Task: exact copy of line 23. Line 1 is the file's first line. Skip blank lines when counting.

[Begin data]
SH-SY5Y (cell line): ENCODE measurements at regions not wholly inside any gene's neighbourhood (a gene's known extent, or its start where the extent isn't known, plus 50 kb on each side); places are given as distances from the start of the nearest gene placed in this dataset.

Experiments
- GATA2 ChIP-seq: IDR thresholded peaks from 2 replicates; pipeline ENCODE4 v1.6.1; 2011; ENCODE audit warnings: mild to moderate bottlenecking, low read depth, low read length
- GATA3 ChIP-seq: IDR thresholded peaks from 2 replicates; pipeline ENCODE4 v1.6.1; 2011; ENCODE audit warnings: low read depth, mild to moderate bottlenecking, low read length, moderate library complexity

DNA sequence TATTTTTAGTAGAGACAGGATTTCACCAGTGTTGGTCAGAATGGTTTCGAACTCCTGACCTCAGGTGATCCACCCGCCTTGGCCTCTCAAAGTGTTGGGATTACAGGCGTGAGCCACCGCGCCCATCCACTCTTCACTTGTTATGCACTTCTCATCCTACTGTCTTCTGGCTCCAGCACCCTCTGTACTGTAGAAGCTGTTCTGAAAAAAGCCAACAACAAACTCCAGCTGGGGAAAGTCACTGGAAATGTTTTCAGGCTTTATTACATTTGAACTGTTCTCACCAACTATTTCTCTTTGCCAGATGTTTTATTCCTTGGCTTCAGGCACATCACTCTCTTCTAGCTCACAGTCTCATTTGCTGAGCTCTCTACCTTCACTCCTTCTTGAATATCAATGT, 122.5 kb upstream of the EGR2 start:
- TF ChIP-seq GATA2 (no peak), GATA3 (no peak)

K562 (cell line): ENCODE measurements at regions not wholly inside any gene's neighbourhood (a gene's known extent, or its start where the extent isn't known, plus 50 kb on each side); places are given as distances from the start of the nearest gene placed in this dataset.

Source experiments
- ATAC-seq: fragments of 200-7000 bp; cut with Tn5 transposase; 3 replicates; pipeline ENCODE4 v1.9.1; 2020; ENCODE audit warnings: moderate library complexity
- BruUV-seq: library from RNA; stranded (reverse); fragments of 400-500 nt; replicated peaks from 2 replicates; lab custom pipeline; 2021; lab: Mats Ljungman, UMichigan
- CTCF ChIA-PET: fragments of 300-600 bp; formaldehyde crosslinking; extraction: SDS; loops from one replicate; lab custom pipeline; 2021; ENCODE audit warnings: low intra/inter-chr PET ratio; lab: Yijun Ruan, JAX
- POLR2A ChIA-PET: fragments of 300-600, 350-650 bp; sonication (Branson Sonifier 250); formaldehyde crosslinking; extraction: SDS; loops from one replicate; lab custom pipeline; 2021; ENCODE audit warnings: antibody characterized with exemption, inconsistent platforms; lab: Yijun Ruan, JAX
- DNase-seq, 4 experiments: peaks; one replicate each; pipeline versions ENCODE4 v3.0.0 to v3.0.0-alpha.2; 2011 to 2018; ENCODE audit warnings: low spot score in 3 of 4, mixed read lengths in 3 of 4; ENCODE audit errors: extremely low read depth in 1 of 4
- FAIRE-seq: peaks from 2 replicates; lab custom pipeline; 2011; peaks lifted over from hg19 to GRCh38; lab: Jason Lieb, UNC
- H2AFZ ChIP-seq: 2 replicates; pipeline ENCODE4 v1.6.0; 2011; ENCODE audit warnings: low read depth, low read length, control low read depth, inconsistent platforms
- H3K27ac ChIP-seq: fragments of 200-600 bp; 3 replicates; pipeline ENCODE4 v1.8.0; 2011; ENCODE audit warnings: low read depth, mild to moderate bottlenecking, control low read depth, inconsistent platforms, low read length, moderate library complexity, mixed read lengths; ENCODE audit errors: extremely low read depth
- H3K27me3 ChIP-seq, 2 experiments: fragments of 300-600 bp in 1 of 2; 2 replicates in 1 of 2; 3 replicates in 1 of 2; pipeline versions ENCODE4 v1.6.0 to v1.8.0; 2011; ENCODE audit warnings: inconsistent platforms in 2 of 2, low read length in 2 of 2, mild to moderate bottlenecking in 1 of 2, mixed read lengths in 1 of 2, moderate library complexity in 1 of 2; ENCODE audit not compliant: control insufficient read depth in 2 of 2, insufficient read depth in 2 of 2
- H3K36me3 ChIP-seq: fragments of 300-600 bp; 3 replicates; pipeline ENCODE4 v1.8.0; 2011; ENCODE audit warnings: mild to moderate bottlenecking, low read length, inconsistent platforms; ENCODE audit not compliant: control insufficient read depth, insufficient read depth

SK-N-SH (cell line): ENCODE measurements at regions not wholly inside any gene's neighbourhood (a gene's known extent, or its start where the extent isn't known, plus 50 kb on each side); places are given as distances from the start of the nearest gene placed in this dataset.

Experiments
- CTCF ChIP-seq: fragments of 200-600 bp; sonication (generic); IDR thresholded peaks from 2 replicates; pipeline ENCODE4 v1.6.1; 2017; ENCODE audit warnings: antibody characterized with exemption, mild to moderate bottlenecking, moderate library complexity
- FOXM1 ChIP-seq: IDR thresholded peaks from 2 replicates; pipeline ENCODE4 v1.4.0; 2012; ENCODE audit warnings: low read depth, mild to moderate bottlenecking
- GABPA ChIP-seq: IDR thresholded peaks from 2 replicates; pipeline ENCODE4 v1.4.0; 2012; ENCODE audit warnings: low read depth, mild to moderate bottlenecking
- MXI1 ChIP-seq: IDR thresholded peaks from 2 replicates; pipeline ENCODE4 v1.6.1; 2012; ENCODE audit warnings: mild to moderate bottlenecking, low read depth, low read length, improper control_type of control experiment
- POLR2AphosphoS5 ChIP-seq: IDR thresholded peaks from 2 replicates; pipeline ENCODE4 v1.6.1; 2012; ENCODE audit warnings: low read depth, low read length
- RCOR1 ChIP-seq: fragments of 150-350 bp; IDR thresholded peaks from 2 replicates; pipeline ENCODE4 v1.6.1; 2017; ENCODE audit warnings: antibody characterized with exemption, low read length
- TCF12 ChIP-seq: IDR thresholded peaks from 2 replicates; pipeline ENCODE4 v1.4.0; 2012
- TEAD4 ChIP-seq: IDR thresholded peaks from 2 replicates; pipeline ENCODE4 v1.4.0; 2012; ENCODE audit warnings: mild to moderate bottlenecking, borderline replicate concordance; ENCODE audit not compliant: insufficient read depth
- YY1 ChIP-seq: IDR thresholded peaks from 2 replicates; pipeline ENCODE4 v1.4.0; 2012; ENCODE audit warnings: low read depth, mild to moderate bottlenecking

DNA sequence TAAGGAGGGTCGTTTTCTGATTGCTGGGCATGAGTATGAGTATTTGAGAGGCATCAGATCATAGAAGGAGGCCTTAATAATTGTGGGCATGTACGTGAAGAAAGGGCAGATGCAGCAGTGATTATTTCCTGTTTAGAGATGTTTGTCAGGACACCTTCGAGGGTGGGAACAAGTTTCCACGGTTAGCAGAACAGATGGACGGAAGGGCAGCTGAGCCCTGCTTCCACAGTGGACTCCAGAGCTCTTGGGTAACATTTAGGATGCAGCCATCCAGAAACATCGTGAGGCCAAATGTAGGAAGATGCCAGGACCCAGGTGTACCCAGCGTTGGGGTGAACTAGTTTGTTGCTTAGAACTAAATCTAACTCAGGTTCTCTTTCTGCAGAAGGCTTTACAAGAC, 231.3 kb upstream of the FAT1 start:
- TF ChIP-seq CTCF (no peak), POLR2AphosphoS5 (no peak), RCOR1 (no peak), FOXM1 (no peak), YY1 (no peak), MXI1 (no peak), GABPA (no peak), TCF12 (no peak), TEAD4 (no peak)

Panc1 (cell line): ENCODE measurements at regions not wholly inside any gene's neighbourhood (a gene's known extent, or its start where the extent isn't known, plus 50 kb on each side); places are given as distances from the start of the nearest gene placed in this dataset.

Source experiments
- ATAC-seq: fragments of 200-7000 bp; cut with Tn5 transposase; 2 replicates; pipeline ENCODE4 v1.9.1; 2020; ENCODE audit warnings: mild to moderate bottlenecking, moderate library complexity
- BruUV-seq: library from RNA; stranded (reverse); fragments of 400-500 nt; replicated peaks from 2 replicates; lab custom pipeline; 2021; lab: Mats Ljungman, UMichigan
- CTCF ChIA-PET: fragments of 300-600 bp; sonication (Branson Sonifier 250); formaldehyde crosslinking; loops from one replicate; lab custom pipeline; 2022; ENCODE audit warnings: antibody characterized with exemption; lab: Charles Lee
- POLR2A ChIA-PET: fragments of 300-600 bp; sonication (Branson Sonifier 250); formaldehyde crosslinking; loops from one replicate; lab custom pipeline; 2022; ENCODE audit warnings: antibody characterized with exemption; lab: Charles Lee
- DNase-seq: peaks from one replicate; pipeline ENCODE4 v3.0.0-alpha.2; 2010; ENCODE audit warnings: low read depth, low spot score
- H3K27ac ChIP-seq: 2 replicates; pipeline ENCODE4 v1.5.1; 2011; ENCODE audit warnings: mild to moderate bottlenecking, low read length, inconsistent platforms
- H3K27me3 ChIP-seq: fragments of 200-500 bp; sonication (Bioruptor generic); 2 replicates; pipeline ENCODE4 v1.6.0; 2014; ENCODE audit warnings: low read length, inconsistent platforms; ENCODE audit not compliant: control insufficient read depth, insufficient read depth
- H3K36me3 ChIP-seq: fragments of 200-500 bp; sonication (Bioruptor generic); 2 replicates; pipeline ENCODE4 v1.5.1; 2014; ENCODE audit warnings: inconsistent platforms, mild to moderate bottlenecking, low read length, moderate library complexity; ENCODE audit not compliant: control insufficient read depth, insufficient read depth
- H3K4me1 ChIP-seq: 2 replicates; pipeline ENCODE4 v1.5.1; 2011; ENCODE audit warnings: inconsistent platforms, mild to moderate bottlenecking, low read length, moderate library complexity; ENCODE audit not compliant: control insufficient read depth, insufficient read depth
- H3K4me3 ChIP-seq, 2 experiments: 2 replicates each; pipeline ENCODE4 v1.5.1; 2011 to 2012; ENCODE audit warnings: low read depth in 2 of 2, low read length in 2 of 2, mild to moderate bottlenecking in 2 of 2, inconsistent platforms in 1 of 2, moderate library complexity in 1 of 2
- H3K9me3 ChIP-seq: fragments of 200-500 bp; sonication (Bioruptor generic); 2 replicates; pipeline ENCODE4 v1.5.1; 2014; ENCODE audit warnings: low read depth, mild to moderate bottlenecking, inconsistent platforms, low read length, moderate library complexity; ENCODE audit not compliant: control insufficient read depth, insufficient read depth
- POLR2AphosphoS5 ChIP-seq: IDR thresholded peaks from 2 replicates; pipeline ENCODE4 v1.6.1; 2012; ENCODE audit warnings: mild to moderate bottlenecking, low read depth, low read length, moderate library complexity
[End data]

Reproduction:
- GABPA ChIP-seq: IDR thresholded peaks from 2 replicates; pipeline ENCODE4 v1.4.0; 2012; ENCODE audit warnings: low read depth, mild to moderate bottlenecking